Center for American Progress

Programs for Fathers and Low-Income Mothers Should Work in Tandem
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Programs for Fathers and Low-Income Mothers Should Work in Tandem

Future policies targeting fathers and mothers could be of greater benefit to one another if they are considered in tandem.

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One of the challenges in thinking about the relationship between women and the fatherhood movement is two seemingly contradictory notions held by women who consider themselves to be modern and progressive. Put in easily digestible terms, the first notion is embodied in the 1985 hit song “Sisters Are Doin’ It for Themselves” by the Eurythmics and Aretha Franklin. The tune reflects feminist notions about women standing on their own two feet.

This spirit of strength and independence may seem at odds with the second notion of “It Takes a Village to Raise a Child,” a purported African proverb that inspired the title of a 1996 book authored by then-First Lady Hillary Clinton. Although resulting in its own controversy about the relative importance of family versus community, at a minimum the proverb and the book seem to suggest that successfully raising a child is not a mother’s only proposition.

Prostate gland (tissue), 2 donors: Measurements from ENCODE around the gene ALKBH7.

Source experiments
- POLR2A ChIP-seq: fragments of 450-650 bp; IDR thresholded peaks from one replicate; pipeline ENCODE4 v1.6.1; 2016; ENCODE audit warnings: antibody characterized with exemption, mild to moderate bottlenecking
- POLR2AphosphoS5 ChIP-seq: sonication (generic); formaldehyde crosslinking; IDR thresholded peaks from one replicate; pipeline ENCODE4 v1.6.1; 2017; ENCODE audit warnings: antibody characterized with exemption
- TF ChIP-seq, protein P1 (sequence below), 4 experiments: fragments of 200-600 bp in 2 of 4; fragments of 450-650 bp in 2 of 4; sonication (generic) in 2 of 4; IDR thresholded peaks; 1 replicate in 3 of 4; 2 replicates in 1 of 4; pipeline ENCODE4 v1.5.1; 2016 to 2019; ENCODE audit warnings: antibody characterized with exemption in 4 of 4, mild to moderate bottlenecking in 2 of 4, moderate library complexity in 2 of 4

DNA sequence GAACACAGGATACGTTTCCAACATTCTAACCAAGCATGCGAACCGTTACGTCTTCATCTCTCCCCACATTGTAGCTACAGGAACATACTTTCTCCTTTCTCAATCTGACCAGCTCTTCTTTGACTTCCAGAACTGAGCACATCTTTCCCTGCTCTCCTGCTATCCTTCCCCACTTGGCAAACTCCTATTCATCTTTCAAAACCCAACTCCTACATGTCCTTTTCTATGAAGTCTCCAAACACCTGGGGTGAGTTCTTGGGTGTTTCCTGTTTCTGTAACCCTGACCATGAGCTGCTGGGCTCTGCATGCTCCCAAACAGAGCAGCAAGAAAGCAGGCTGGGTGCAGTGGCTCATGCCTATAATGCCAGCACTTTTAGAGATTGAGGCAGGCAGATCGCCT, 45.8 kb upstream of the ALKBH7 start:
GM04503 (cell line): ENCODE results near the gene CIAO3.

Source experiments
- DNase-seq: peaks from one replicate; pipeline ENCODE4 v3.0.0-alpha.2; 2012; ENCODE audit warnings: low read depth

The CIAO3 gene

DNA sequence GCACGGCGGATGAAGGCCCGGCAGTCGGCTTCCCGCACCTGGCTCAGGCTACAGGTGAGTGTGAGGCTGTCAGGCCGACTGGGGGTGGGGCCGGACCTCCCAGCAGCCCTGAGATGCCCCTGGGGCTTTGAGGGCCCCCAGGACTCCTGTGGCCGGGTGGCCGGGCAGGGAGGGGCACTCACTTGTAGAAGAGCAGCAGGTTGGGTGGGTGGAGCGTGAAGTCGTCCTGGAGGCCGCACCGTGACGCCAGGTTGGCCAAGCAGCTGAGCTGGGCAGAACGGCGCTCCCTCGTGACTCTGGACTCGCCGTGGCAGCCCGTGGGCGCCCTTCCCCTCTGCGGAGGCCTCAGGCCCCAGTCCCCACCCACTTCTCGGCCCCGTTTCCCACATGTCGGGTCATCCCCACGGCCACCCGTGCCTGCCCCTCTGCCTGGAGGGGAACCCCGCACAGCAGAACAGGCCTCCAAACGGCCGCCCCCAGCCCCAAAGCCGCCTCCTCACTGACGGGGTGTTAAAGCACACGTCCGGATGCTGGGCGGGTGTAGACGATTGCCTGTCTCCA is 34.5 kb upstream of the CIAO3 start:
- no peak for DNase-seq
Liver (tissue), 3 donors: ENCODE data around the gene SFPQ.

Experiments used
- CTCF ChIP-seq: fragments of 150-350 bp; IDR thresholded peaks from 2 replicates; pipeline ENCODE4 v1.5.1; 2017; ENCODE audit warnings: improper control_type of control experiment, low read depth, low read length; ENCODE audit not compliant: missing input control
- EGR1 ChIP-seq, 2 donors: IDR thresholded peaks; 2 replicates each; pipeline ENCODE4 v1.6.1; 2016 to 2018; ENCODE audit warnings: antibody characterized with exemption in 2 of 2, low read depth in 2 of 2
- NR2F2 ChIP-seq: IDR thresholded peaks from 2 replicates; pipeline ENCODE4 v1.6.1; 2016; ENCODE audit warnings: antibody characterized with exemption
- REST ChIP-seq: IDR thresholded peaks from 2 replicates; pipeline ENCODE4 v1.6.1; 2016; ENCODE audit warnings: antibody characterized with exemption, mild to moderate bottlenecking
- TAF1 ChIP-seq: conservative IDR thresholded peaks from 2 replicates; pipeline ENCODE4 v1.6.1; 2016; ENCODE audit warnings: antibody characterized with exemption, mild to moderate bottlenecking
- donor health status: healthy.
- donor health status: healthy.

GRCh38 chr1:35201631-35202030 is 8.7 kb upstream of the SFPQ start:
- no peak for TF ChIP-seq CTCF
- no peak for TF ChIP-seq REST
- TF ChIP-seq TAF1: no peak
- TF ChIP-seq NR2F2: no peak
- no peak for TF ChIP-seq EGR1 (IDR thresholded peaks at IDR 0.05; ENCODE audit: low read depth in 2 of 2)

Future policies targeting fathers and mothers could be of greater benefit to one another if they are considered in tandem. For this reason and many others related to the well-being of low-income men and children, fatherhood programs are worthy of significant policy attention designed to ensure that they reach their full potential in serving each member of a family, including the men.

Congress recently began debate on reauthorizing and funding fatherhood policy programs, which means it is imperative that the debate refrains from pitting the interests of women against those of men. Instead, policymakers must focus on what’s best for children and families. In reality, the lines between fatherhood and low-income women policies are not so clear. Fatherhood policy programs can be of great benefits to mothers. To pretend otherwise does a great disservice to efforts to reconsider and reform fatherhood policy.

Fatherhood policy is about men, but also about families. As co-parenting partners, mothers stand to benefit greatly from the services provided by fatherhood programs. Although the topic of fatherhood raises some tough philosophical questions about women, financial and social inequalities, and differences that exist among families of differing socio-economic statuses and races, those questions do not invalidate work in this area.

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